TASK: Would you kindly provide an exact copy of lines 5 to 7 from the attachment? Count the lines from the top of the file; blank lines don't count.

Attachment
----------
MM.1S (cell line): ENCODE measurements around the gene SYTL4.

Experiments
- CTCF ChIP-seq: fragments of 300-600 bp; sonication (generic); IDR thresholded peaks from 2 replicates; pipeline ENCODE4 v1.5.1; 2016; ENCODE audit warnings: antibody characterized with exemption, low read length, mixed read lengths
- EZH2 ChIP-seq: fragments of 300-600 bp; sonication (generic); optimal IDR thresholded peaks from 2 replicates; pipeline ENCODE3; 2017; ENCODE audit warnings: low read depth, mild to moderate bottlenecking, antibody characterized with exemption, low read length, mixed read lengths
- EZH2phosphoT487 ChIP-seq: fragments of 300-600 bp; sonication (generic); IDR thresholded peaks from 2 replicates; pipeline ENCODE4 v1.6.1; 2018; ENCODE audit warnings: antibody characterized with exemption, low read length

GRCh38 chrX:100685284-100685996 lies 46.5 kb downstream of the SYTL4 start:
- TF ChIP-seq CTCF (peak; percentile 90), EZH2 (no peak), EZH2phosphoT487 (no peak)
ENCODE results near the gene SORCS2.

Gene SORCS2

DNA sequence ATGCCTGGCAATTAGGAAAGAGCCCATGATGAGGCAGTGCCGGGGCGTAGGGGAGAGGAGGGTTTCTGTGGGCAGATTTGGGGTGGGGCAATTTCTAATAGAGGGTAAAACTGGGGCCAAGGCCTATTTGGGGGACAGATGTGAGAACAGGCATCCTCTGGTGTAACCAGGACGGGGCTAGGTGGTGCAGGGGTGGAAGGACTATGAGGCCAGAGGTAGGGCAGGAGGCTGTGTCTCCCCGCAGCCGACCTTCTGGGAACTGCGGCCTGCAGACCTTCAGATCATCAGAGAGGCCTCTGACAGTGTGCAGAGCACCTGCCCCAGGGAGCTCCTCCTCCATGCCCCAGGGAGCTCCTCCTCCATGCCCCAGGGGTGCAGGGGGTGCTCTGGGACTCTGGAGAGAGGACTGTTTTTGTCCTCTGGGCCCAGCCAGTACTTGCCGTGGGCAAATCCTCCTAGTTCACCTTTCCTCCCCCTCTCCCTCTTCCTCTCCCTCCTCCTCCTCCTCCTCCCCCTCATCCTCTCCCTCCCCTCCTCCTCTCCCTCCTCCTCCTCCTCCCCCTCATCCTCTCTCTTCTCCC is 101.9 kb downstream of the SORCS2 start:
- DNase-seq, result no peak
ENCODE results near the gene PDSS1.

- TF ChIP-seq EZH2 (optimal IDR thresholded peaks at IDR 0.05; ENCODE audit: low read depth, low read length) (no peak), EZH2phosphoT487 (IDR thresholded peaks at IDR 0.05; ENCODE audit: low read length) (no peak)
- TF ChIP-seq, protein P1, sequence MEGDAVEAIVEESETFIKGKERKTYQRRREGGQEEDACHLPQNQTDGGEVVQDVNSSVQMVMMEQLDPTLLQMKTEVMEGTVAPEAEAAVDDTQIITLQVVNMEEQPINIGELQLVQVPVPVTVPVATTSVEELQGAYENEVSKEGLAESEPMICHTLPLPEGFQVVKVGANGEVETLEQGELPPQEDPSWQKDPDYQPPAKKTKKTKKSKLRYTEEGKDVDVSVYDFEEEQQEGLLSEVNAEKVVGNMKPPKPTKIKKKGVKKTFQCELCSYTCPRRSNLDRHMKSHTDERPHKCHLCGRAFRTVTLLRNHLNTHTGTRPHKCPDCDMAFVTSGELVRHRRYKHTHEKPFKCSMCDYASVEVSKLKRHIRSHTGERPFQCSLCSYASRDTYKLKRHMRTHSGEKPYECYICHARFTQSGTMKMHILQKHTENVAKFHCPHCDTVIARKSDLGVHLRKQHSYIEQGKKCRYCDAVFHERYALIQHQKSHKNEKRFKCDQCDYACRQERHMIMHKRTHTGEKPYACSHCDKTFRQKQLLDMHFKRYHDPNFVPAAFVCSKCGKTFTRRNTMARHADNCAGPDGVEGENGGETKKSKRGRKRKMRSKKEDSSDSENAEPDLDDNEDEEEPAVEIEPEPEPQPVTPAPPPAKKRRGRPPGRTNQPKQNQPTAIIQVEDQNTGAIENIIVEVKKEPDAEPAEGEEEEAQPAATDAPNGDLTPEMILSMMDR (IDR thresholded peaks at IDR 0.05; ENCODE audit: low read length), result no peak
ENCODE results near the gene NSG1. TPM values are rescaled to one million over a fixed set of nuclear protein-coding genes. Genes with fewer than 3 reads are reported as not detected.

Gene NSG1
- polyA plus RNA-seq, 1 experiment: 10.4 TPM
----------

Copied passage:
- EZH2phosphoT487 ChIP-seq: fragments of 300-600 bp; sonication (generic); IDR thresholded peaks from 2 replicates; pipeline ENCODE4 v1.6.1; 2018; ENCODE audit warnings: antibody characterized with exemption, low read length

GRCh38 chrX:100685284-100685996 lies 46.5 kb downstream of the SYTL4 start:
- TF ChIP-seq CTCF (peak; percentile 90), EZH2 (no peak), EZH2phosphoT487 (no peak)